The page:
Traveling by air during the 1950s and 1960s during the Golden Age of Flying was different from what most of us are used to today. Lavish layouts, complimentary drinks, and exorbitant ticket prices made air travel for the majority of people out of reach. Nowadays, the average person can travel around the country at a fraction of the cost by using websites that compare among discount and premium airlines. There is a great lesson in airline industry history that, if a key group of states have it their way, can serve as a case study for the future of health care consumerism in America.
Since 2006, several states have created consumer websites that display health care costs for common outpatient services. From outpatient visits, magnetic resonance imaging (MRI) to even simple lab work, these price transparency websites could drive down health care spending.
A recent study evaluated how often New Hampshires HealthCost, one of the oldest price transparency websites, was utilized among residents in the state. HealthCost also shows what patient out-of-pocket costs would be for 42 commonly used services.
Between 2011 and 2013, close to 1% of the states population visited the site, and demographic data showed 41% of the visitors were uninsured. The researchers noted that three services accounted for 50% of the searches: imaging studies (MRI or computed tomography), outpatient visits, and emergency department visits. The price variation among services was remarkable: providers from the 10th and 90th percentile have as high as 350% difference between them.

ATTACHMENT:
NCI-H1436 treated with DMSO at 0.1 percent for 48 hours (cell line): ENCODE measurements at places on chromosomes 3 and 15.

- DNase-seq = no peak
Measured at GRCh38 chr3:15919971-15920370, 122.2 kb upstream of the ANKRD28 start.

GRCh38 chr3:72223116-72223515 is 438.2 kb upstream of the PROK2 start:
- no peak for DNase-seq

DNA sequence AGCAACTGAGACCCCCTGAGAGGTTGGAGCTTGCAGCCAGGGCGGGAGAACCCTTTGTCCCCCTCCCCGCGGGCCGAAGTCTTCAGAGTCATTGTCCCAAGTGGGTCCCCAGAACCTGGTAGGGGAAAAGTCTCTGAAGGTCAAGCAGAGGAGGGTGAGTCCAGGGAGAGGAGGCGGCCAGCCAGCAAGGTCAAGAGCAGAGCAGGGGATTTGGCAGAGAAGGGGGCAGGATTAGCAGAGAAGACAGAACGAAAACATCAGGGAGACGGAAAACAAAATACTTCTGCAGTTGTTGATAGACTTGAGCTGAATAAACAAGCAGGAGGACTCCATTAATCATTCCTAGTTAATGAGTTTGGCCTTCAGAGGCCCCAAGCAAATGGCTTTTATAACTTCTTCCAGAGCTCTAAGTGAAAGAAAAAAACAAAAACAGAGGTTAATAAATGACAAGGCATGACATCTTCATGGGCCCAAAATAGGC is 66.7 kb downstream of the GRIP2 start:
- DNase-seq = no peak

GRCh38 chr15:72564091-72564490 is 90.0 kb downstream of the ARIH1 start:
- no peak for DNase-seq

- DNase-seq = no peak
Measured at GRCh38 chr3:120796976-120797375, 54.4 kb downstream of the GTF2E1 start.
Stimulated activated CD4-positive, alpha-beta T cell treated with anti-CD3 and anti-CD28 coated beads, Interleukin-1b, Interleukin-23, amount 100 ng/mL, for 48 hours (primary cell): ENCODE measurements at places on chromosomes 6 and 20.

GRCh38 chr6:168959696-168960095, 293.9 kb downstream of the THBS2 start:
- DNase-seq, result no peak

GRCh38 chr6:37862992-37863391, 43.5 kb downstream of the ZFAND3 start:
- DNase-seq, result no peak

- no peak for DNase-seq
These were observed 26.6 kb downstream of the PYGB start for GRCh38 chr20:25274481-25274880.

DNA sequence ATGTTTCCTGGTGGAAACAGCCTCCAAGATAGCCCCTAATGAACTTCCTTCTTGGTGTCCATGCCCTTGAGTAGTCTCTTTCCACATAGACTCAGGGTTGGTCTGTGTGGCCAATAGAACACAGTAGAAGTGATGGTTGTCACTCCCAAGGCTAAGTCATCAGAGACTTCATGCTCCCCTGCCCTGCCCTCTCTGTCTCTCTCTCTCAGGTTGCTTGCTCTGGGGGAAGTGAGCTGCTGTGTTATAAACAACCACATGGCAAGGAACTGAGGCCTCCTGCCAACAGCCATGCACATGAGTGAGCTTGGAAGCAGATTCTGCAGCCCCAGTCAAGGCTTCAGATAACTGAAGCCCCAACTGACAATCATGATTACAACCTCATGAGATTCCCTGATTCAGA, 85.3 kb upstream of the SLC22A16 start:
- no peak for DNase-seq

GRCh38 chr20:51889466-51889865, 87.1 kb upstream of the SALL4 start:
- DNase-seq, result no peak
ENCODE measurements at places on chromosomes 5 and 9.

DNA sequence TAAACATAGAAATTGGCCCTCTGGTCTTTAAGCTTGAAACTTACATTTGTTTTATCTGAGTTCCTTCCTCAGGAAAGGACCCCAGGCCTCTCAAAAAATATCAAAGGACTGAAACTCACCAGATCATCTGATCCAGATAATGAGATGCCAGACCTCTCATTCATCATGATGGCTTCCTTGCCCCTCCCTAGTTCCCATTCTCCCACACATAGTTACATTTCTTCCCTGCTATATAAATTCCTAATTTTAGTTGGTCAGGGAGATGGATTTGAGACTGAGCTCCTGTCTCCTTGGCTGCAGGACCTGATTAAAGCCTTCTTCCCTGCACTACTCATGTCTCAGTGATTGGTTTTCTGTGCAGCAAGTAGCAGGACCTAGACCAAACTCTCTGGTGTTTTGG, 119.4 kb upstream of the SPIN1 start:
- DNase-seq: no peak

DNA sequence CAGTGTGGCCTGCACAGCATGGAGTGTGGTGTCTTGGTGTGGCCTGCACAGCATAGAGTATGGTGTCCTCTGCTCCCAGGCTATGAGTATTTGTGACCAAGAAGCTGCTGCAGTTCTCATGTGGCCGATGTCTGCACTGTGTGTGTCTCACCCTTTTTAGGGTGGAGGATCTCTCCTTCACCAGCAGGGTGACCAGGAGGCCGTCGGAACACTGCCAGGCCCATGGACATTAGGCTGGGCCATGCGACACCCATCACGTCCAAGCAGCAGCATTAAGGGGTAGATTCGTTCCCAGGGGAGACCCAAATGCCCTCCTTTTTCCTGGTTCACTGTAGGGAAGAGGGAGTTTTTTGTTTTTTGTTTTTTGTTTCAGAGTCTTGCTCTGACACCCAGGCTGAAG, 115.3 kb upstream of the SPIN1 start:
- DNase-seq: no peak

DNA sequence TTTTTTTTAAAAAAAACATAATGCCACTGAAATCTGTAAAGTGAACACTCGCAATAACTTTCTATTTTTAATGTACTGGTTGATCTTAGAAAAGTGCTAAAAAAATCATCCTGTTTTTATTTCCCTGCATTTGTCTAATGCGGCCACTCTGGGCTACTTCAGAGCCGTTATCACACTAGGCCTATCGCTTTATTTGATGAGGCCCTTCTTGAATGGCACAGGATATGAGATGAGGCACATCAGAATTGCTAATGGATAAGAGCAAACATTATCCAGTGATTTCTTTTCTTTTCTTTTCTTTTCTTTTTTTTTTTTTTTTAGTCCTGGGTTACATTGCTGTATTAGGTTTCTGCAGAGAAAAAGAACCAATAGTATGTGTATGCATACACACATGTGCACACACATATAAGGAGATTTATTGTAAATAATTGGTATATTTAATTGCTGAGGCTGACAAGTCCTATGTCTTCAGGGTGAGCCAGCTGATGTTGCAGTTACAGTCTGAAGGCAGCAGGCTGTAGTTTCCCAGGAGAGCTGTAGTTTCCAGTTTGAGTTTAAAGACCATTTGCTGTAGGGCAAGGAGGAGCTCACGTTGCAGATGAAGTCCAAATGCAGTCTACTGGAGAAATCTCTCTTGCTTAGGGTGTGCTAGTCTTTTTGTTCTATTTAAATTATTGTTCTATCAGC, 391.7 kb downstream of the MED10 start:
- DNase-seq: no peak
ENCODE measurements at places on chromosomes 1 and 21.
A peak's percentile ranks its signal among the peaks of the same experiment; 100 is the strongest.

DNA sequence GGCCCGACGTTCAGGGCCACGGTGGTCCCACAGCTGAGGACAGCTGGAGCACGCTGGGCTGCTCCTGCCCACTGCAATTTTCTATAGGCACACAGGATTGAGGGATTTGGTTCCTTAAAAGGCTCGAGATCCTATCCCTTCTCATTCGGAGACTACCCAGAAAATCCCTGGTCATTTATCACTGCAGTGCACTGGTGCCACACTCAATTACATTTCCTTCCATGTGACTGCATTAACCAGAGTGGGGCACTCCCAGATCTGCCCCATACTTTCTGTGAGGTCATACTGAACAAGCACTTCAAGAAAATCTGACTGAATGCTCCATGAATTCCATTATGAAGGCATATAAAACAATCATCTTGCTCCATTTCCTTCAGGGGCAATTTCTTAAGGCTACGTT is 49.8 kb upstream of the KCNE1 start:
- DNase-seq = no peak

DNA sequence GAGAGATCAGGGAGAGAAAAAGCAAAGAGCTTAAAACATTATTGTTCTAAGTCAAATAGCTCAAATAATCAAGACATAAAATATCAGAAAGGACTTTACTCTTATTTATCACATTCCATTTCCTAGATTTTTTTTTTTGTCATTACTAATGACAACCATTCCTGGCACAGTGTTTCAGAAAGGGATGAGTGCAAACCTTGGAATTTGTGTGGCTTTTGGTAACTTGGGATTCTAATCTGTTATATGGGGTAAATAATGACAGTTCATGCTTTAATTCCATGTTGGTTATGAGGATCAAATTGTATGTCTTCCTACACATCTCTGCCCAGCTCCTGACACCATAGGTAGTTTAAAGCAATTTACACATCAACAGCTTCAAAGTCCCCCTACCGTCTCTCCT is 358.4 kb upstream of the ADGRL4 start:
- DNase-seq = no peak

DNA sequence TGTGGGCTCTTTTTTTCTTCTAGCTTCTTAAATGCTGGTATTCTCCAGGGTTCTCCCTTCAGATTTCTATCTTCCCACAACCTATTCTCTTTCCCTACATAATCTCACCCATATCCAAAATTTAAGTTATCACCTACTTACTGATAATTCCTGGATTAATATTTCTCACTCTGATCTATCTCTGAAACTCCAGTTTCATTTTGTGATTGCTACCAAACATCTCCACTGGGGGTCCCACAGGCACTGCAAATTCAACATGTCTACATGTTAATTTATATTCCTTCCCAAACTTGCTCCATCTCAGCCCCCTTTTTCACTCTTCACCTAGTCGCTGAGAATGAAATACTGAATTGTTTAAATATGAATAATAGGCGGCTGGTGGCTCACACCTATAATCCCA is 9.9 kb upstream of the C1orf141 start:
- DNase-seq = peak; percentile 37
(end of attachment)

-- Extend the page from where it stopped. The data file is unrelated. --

Although data show a 1% utilization of the website among residents, unintended effects such as more awareness of the price variations can change market dynamics and drive down costs. Individuals who stand to benefit most from these sites include the uninsured and those with high-deductible health plans (HDHP).
With growing participation in HDHPs nationally, more and more Americans will be exposed to out-of-pocket costs. It is highly likely that the popularity of these websites will continue to grow. Public scrutiny on outliers of price variants, known as the sunshine effect, can influence negotiations and leverage among health plans and providers. A health care focused Expedia.com-type website may not be too far away.
commentary by Nii Darko, DO, MBA
To help people shop for lower cost providers, several states have created their own price transparency Web sites or passed legislation mandating health plans provide such information. New Hampshires HealthCost Web site is on the forefront of such initiatives. Despite the growing interest in price transparency, little is known about such efforts, including how often these tools are used and for what reason. We examined the use of New Hampshire HealthCost over a 3-year period. Approximately 1% of the states residents used the Web site, and the most common searches were for outpatient visits, magnetic resonance imaging (MRI) or computed tomography (CT) scans, and emergency department visits. The results provide a cautionary note on the level of potential interest among consumers in this information but may guide others on practically what are the most shop-able services for patients. PMID: 25466414.